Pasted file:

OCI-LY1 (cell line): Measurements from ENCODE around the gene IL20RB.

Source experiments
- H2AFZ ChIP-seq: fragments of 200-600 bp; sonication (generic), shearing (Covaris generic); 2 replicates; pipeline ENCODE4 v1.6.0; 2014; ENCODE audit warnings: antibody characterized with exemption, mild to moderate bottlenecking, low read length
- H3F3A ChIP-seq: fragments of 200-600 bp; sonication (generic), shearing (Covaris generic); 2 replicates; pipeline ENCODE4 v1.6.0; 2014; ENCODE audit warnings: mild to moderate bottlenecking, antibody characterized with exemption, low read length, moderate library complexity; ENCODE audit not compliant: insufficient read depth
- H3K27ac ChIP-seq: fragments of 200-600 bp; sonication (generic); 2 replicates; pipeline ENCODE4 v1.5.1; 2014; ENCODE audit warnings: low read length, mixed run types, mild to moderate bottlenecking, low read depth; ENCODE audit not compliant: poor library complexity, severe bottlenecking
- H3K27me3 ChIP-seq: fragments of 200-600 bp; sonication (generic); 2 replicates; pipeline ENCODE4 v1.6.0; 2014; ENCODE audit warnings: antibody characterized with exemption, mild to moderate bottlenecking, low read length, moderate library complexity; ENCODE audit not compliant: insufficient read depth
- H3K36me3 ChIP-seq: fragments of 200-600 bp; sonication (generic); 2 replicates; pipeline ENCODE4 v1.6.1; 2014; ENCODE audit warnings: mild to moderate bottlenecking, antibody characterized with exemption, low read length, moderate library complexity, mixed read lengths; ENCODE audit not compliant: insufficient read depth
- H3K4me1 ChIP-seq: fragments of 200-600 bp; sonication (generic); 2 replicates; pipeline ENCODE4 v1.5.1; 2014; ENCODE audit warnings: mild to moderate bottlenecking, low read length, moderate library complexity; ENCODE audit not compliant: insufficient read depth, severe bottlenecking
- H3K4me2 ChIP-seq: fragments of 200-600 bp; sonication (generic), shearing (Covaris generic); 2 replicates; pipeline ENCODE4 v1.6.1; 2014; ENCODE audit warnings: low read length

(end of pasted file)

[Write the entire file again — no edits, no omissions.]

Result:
OCI-LY1 (cell line): Measurements from ENCODE around the gene IL20RB.

Source experiments
- H2AFZ ChIP-seq: fragments of 200-600 bp; sonication (generic), shearing (Covaris generic); 2 replicates; pipeline ENCODE4 v1.6.0; 2014; ENCODE audit warnings: antibody characterized with exemption, mild to moderate bottlenecking, low read length
- H3F3A ChIP-seq: fragments of 200-600 bp; sonication (generic), shearing (Covaris generic); 2 replicates; pipeline ENCODE4 v1.6.0; 2014; ENCODE audit warnings: mild to moderate bottlenecking, antibody characterized with exemption, low read length, moderate library complexity; ENCODE audit not compliant: insufficient read depth
- H3K27ac ChIP-seq: fragments of 200-600 bp; sonication (generic); 2 replicates; pipeline ENCODE4 v1.5.1; 2014; ENCODE audit warnings: low read length, mixed run types, mild to moderate bottlenecking, low read depth; ENCODE audit not compliant: poor library complexity, severe bottlenecking
- H3K27me3 ChIP-seq: fragments of 200-600 bp; sonication (generic); 2 replicates; pipeline ENCODE4 v1.6.0; 2014; ENCODE audit warnings: antibody characterized with exemption, mild to moderate bottlenecking, low read length, moderate library complexity; ENCODE audit not compliant: insufficient read depth
- H3K36me3 ChIP-seq: fragments of 200-600 bp; sonication (generic); 2 replicates; pipeline ENCODE4 v1.6.1; 2014; ENCODE audit warnings: mild to moderate bottlenecking, antibody characterized with exemption, low read length, moderate library complexity, mixed read lengths; ENCODE audit not compliant: insufficient read depth
- H3K4me1 ChIP-seq: fragments of 200-600 bp; sonication (generic); 2 replicates; pipeline ENCODE4 v1.5.1; 2014; ENCODE audit warnings: mild to moderate bottlenecking, low read length, moderate library complexity; ENCODE audit not compliant: insufficient read depth, severe bottlenecking
- H3K4me2 ChIP-seq: fragments of 200-600 bp; sonication (generic), shearing (Covaris generic); 2 replicates; pipeline ENCODE4 v1.6.1; 2014; ENCODE audit warnings: low read length